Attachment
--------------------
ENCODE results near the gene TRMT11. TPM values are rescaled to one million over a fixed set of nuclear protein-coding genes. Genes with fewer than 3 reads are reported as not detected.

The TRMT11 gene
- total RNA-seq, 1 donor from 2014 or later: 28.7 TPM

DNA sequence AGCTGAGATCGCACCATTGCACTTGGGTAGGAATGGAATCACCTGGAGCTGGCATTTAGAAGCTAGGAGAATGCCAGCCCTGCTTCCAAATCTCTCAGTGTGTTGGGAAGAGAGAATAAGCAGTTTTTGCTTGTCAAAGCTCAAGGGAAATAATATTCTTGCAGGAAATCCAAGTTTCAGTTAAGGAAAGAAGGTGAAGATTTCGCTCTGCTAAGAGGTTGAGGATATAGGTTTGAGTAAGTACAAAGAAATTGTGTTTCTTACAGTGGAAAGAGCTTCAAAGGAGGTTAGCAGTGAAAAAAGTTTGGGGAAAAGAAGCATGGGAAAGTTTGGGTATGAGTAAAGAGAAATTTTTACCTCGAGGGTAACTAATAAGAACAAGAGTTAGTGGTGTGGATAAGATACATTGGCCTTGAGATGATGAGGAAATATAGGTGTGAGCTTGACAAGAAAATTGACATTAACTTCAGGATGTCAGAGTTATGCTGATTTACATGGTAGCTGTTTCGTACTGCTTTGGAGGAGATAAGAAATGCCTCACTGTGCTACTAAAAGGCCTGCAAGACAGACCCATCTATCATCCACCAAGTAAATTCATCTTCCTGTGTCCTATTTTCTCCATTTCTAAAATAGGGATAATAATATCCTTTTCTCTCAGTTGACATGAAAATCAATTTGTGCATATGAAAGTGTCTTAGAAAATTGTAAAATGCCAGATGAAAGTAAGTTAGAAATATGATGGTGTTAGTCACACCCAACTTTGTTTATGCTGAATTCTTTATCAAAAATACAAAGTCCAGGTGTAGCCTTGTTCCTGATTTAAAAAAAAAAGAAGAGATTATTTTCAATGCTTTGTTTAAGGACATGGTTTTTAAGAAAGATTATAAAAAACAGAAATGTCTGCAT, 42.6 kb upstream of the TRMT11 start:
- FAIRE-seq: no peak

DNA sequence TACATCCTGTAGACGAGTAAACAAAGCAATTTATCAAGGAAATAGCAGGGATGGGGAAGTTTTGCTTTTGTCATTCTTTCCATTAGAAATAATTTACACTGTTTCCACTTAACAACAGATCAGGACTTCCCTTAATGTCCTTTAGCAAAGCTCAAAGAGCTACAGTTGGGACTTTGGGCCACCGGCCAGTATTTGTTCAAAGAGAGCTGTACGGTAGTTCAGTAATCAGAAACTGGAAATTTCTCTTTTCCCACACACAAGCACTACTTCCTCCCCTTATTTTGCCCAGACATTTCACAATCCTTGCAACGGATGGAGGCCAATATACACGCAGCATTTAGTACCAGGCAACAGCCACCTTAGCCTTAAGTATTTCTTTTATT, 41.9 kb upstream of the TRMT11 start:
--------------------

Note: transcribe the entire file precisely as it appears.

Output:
ENCODE results near the gene TRMT11. TPM values are rescaled to one million over a fixed set of nuclear protein-coding genes. Genes with fewer than 3 reads are reported as not detected.

The TRMT11 gene
- total RNA-seq, 1 donor from 2014 or later: 28.7 TPM

DNA sequence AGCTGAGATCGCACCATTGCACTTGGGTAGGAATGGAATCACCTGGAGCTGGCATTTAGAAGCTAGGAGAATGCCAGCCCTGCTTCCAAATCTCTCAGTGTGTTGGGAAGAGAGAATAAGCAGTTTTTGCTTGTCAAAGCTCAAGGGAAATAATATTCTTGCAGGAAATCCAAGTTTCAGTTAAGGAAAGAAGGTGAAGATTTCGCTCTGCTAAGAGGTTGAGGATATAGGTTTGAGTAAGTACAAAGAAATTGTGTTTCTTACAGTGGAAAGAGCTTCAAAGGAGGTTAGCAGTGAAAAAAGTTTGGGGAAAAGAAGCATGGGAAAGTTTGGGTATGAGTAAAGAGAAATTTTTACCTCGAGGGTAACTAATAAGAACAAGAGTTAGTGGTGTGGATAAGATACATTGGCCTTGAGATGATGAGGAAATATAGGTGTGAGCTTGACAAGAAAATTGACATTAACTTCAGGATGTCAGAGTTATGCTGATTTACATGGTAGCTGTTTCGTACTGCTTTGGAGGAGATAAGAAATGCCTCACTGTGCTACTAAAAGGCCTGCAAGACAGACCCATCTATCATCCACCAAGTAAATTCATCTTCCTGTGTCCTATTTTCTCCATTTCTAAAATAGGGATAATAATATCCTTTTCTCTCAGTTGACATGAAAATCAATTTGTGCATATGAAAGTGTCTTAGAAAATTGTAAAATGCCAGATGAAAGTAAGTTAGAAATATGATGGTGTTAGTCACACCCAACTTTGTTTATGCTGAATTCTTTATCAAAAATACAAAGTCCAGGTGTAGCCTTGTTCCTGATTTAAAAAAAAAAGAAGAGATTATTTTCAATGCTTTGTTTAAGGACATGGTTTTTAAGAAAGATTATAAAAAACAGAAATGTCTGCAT, 42.6 kb upstream of the TRMT11 start:
- FAIRE-seq: no peak

DNA sequence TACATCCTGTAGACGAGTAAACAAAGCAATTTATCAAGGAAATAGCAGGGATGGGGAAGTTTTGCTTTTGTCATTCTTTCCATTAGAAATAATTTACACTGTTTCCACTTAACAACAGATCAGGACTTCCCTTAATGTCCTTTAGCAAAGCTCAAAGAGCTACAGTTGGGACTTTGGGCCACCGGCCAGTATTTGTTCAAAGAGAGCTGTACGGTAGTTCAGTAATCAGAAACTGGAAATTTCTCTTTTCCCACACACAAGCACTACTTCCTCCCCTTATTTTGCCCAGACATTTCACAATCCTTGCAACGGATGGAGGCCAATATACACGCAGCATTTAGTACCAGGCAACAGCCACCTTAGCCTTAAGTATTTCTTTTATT, 41.9 kb upstream of the TRMT11 start: